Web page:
Abstract No. 1.1

Tuesday 5th September 2017 at 12:00-12:45

Title: Deafblindness – Theory-of-mind, cognitive functioning and social network in
Alström syndrome

Room: W2/Radiosalen

Presenter: Hans-Erik Frölander, The National Agency for Special Needs Education and Schools, Sweden

Co-presenters: Claes Möller1,2,3, Björn Lyxell 3.

1 School of Health and Medical Sciences, Örebro University, the Swedish Institute for Disability Research, Linköping, Sweden
2 Audiological Research Centre, Örebro University Hospital
3 Department of Behavioural Science and Learning, Linköping
Main focus: Both research and practice, Acquired deafblindness
Abstract: Purpose: The aim of this presented PhD-project has been to explore the
emergence and expression of Theory-of-mind (ToM) in challenging conditions. ToM refers
to the ability to understand thoughts and feelings of others. The challenge referred to is
acquired deafblindness.
The presentation deals with young adults with Alström syndrome (AS). AS causes a
severe progressive combined auditory and visual impairment, in addition to a multisystemic
pathology. To feature general consequences of dual sensory-loss and the
impact of health, individuals with Usher syndrome type 2 (USH2) were included in one
study. This deafblind-related group exhibits a slower rate of progression of visual loss
than the AS group and the syndrome is not multi-systemic, enabling conclusions also
about the impact of health. The main focus in this presentation is on the development of
ToM, and how this relates to communicative prerequisites, development of some
cognitive skills and social circumstances.
Methods: The design was quasi-experimental, with an exploratory focus. 12 individuals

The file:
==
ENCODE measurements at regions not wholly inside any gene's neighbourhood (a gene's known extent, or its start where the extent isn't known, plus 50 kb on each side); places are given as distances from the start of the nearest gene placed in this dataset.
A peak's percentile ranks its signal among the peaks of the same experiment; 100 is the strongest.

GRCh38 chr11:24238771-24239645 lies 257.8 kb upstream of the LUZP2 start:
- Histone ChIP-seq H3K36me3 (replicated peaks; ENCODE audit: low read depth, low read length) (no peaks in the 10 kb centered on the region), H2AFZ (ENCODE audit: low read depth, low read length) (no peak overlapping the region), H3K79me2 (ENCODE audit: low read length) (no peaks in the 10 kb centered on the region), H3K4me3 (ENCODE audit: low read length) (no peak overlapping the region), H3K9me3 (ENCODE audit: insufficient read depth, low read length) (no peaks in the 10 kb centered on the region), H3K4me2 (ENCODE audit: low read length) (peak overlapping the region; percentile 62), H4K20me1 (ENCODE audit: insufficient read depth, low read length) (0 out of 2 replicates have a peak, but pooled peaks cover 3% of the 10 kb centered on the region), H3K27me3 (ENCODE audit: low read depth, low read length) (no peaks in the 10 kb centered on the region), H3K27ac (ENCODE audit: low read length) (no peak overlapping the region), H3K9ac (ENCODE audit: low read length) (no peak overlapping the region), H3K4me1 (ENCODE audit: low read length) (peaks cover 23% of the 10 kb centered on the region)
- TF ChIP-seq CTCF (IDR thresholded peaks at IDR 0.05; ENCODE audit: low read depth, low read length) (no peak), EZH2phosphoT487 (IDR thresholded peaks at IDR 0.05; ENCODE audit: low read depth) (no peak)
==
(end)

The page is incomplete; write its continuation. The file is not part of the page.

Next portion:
with AS, and 13 individuals with USH2 were matched to 24 nondisabled individuals on
background variables as age, gender and educational level. Sensory functions were
measured. Information about communicative skills and social behaviour was obtained
from responses to a questionnaire. Advanced ToM was measured by a multiple task that
taxes the ability to understand thoughts and feelings of story characters´. Verbal ability
was assessed with a test of vocabulary. Executive functions (EFs) were measured by a
test of inhibition and updating. Working memory (WM) was measured by a test of serial
recall of non-words. Structured interviews were conducted with a social network inventory,
to measure the size of the social network
Results; The group of individuals with AS was outperformed by both the nondisabled
individuals and the individuals with USH2, in ToM-tasks. Individuals with AS further
displayed a significantly higher degree of heterogeneity in performance in this respect.
Some individuals with AS performed on equal level with nondisabled individuals. ToM
performance was predicted by verbal ability and EFs, whereas WM proved to be an
indirect predictor. A later onset of visual loss further characterized AS individuals with
better ToM The size of the social network by individuals with AS was smaller relative to
that of nondisabled individuals, and many of the acquaintances were professionals
working with individuals with AS (mainly health professionals). Amount of friends
correlated with ToM performance
Conclusions: Variability in ToM in the AS group, seem to be highly dependent upon
social prerequisites and communicative skills, in which EFs have a mediating role,
Training of EFs could support ToM development in children with AS, by improving the
prerequisites for social interaction. Implementation of assistive technology for optimal
development of verbal ability and to enhance participation in childhood is further required.
Assistive technology within different social environments is in addition required to
maintain reciprocal social relationships in adulthood.